(Long Island, N. Y.) Every now and again, you’ve gotta unwind with a fun garbage movie. That’s basically Hansel and Gretel: Witch Hunters in a nutshell. Wait…in a nutshell? I know clichés are often inane and obscure in their meanings, but I’m not even 100 percent sure what “in a nutshell” means, aside from it denoting the entirety of a subject in a brief description. Anyway, I’ve got to stop saying that. Clichés are silly.
Anyway (which is a word I use in practically every review I write, making it my own personal little cliché, I guess), Hansel and Gretel: Witch Hunters is an action/horror flick based on the classic Brothers Grimm fable about two kids who have to contend with an evil witch after wandering into her gingerbread house in the middle of the forest. However, this version, written and directed by Tommy Wirkola and starring Jeremy Renner (Avengers, The Bourne Legacy) and Gemma Arterton (the dopey Clash of the Titans remake), has been given a modern overhaul; now Hansel and Gretel are the bad-ass, leather-clad, weapon-touting witch hunters referenced by the film’s title. On paper, the premise is even more stupid than the recent “Abraham Lincoln: Vampire Hunter” movie (maybe? That’s debatable, actually), but in reality, where as that train wreck suffered from taking itself way too seriously, Hansel and Gretel embraces its inherent camp
value, turning the proceedings into a black comedy of sorts. No, it’s not well-written, and it’s pretty
stupid at times, but I’d be lying if I said it wasn’t also a lot of fun as well.
The plot, such as it
is, is pretty simple: an evil coven of witches, lead by Muriel the Candy Witch (Famke Janssen of X-Men and Taken fame), are threatening humanity, and Hansel and Gretel, who have grown up into witch bounty hunters as a result of having previously encountered Muriel as children (as a nod to the original Grimm Brothers tale), decide to take on the job of taking down Muriel once and for all. There’s a tad more to the plot than that, but really…not much more. What’s important, however, is that a great deal of campy R-rated violence mixed with bizarre fairy tale-inspired humor (yes, there actually IS a gingerbread house in this movie) follows, which isn’t a bad thing at all, in my opinion. Film snobs might turn up their noses at such silly, bloody debauchery, but every now and then you need to watch a good/bad movie. It’s important for your sanity, in my opinion.
I’ve become a recent fan of Jeremy Renner after his performances as the superhero Hawkeye in The Avengers and rough secret agents in The Bourne Legacy and Mission Impossible: Ghost Protocol. He’s proved himself to be a thoughtful, versatile actor with what it takes to handle an action role, and while I initially thought he was slumming for a paycheck when I first saw the trailers for Hansel and Gretel, I now realize that he actually has a sense of humor as well, which he conveys effectively on-screen as Hansel. Gemma Arterton is solid as Gretel and Famke Janssen is a convincingly evil vamp as Muriel, but honestly, this is Renner’s show, and he makes the best of a role that sometimes requires him to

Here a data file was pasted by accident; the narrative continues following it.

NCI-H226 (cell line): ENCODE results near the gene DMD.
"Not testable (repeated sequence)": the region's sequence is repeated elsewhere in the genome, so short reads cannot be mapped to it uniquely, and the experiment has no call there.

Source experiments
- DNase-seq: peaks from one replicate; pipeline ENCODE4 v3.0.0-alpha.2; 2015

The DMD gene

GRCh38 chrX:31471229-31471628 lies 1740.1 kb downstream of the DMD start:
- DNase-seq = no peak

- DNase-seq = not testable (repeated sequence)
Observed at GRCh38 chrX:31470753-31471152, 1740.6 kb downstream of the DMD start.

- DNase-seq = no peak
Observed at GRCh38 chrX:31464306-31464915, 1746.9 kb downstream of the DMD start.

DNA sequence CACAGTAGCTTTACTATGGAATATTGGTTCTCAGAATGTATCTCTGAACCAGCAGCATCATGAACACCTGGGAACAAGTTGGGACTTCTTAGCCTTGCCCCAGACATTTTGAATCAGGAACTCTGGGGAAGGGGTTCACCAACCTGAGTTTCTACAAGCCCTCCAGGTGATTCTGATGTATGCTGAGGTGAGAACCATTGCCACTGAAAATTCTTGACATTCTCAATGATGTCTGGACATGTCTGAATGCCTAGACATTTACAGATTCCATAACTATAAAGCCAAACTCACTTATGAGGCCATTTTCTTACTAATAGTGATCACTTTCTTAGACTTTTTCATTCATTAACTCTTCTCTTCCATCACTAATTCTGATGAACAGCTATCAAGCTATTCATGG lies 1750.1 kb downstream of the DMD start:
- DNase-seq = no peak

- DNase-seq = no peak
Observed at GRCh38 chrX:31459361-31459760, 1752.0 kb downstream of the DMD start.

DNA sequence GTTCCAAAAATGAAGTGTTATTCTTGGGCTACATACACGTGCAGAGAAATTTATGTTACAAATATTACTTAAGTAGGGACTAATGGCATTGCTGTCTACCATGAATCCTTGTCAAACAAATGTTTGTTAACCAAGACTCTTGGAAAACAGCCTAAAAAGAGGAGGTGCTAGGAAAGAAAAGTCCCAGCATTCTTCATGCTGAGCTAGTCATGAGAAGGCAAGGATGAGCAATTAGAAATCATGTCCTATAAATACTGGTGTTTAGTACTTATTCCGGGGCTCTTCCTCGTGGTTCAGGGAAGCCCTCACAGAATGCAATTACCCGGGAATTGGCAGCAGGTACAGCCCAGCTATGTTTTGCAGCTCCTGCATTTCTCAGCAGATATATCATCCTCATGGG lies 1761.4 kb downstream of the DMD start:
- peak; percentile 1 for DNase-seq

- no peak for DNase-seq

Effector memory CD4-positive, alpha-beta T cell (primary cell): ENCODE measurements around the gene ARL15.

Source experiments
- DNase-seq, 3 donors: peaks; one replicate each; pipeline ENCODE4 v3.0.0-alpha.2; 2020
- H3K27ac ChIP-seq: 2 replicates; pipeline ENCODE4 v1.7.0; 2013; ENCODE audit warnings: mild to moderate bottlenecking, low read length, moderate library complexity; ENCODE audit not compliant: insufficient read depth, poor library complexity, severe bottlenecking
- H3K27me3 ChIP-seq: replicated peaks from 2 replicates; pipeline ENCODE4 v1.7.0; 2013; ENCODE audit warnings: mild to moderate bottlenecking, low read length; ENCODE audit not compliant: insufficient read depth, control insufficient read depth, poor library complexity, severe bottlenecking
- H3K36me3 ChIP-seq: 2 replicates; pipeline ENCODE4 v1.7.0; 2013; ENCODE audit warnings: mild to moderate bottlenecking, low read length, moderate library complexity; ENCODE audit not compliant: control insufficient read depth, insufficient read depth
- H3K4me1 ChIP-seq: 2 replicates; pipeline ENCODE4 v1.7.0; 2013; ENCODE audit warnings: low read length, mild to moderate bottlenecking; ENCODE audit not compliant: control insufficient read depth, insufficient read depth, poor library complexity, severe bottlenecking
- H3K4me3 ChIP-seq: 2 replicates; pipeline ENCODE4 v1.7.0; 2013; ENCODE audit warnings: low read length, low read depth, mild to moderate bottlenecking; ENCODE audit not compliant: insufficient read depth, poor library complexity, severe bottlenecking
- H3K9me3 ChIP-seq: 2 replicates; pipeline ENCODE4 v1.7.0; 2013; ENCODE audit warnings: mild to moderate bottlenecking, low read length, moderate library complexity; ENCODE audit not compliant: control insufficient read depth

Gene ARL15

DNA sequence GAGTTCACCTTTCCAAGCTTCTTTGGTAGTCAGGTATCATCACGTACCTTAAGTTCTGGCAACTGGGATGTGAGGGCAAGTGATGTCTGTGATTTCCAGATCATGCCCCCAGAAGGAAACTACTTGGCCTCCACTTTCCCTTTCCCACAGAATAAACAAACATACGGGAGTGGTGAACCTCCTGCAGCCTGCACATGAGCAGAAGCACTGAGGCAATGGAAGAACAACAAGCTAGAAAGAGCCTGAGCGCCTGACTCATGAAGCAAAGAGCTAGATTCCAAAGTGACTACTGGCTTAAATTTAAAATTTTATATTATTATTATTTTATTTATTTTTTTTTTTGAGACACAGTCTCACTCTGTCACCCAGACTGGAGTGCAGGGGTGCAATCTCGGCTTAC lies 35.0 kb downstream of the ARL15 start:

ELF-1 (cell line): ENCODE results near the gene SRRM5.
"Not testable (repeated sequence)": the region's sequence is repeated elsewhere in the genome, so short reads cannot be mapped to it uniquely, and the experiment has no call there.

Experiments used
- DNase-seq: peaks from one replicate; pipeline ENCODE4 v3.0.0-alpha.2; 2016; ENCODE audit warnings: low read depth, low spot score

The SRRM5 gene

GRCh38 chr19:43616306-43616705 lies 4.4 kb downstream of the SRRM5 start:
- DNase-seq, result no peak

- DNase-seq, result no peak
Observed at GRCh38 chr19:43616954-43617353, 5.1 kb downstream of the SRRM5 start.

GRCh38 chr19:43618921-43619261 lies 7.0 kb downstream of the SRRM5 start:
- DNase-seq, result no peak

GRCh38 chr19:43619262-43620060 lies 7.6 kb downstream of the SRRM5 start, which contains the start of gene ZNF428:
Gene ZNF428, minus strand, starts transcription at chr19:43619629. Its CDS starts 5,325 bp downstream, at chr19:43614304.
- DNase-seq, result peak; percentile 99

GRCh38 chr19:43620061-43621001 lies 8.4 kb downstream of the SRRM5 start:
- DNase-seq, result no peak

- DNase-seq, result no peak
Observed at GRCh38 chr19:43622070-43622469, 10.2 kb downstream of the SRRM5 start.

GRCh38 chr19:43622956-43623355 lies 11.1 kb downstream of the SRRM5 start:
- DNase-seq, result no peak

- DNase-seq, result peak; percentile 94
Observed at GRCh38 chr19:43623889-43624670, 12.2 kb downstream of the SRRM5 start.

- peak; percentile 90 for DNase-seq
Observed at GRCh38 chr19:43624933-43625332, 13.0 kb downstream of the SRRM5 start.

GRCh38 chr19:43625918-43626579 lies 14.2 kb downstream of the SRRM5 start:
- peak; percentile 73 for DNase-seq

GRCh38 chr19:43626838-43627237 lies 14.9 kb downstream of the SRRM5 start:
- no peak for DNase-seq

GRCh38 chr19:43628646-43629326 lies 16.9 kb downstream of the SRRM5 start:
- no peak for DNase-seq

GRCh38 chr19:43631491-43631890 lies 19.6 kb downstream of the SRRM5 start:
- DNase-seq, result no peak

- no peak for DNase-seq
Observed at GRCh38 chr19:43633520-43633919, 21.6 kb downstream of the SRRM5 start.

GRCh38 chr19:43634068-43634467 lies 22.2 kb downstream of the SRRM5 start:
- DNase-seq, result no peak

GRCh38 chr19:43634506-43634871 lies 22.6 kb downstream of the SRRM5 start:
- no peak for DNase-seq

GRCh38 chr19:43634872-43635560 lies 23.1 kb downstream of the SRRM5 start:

say and do some pretty dumb things.
the same could be said of every member of the cast, as Hansel and Gretel’s script isn’t it’s strong point; instead, the film has to rely on its fast pace, irreverent humor, and bloody action to carry it, and if those are things you can enjoy, it delivers. But if you’re looking for any more than that (and why the heck
would you from a movie called Hansel and Gretel: Witch Hunters?), you’re outta luck.
Of course, a somewhat troublesome aspect of Hansel and Gretel’s plot involves the fact that they’re hunting witches, and as a result, a ton of women meet their violent demise at the hands of the duo. I can certainly see how some people are bothered by all the violence perpetrated almost exclusively against women in this movie, especially since there IS such a thing as MALE witches (AKA warlocks)…maybe it wouldn’t have hurt to have included a few of them to the narrative as well to even things out in terms of bloodletting?
Otherwise, Hansel and Gretel: Witch Hunters is a stupid but enjoyable movie that you shouldn’t take too seriously; if you’ve bought a ticket expecting great cinema, you obviously don’t have any idea what great cinema is. But consider seeing Hansel and Gretel if you enjoy a mix of Gothic mega-violence, dark humor, and wanton stupidity. You won’t walk out of the theater any smarter (perhaps less so, in fact), but you’ll probably have had a good time nonetheless.